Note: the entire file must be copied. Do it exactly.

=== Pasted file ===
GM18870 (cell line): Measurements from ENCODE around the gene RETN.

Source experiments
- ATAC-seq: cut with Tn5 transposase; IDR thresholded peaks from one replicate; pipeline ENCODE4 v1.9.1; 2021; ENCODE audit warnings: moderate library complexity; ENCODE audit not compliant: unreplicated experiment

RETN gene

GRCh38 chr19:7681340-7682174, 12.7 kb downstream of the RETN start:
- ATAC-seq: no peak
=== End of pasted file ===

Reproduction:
GM18870 (cell line): Measurements from ENCODE around the gene RETN.

Source experiments
- ATAC-seq: cut with Tn5 transposase; IDR thresholded peaks from one replicate; pipeline ENCODE4 v1.9.1; 2021; ENCODE audit warnings: moderate library complexity; ENCODE audit not compliant: unreplicated experiment

RETN gene

GRCh38 chr19:7681340-7682174, 12.7 kb downstream of the RETN start:
- ATAC-seq: no peak